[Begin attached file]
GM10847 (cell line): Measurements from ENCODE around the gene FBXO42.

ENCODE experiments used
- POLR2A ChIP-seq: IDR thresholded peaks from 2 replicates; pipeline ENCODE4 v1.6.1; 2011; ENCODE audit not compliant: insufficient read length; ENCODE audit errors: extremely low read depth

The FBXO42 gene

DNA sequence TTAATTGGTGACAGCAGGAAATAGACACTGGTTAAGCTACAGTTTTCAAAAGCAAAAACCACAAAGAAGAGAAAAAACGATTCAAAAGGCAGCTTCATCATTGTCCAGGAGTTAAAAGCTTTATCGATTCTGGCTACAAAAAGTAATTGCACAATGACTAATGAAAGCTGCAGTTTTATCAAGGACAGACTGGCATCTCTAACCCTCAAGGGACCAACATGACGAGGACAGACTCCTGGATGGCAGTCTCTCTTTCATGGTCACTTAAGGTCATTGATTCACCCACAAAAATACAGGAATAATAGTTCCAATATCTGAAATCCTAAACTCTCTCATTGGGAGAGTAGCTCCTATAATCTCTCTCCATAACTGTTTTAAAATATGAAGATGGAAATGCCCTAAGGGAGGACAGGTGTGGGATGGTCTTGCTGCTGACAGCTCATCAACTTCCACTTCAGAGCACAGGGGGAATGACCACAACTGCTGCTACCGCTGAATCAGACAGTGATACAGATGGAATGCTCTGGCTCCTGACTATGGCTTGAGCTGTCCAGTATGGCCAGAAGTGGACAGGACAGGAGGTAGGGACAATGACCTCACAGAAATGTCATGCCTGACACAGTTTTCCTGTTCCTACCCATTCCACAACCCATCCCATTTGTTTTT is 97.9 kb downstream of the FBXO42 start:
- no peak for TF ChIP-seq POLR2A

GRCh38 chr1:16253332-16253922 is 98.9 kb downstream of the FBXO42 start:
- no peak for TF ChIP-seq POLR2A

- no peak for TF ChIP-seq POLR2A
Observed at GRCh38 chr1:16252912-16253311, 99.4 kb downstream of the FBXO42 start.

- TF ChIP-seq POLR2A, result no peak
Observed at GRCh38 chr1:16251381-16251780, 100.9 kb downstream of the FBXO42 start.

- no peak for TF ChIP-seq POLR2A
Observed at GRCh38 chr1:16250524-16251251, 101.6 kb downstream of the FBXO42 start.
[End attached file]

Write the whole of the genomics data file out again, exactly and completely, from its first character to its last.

GM10847 (cell line): Measurements from ENCODE around the gene FBXO42.

ENCODE experiments used
- POLR2A ChIP-seq: IDR thresholded peaks from 2 replicates; pipeline ENCODE4 v1.6.1; 2011; ENCODE audit not compliant: insufficient read length; ENCODE audit errors: extremely low read depth

The FBXO42 gene

DNA sequence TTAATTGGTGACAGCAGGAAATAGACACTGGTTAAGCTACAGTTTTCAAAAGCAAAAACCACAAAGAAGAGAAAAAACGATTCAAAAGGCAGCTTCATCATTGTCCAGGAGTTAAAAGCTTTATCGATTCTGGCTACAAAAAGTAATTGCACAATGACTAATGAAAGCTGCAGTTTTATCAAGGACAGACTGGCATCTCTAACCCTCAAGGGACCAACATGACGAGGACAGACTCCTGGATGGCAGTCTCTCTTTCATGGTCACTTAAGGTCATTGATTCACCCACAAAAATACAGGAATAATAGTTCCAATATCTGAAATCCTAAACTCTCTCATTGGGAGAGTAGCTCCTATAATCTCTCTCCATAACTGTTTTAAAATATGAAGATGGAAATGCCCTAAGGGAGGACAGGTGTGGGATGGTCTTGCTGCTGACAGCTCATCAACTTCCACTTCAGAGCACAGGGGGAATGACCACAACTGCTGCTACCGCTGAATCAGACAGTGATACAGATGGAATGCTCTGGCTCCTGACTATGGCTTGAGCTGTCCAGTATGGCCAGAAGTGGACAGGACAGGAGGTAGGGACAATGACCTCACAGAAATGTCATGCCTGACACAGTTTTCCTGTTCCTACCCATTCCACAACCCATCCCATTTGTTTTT is 97.9 kb downstream of the FBXO42 start:
- no peak for TF ChIP-seq POLR2A

GRCh38 chr1:16253332-16253922 is 98.9 kb downstream of the FBXO42 start:
- no peak for TF ChIP-seq POLR2A

- no peak for TF ChIP-seq POLR2A
Observed at GRCh38 chr1:16252912-16253311, 99.4 kb downstream of the FBXO42 start.

- TF ChIP-seq POLR2A, result no peak
Observed at GRCh38 chr1:16251381-16251780, 100.9 kb downstream of the FBXO42 start.

- no peak for TF ChIP-seq POLR2A
Observed at GRCh38 chr1:16250524-16251251, 101.6 kb downstream of the FBXO42 start.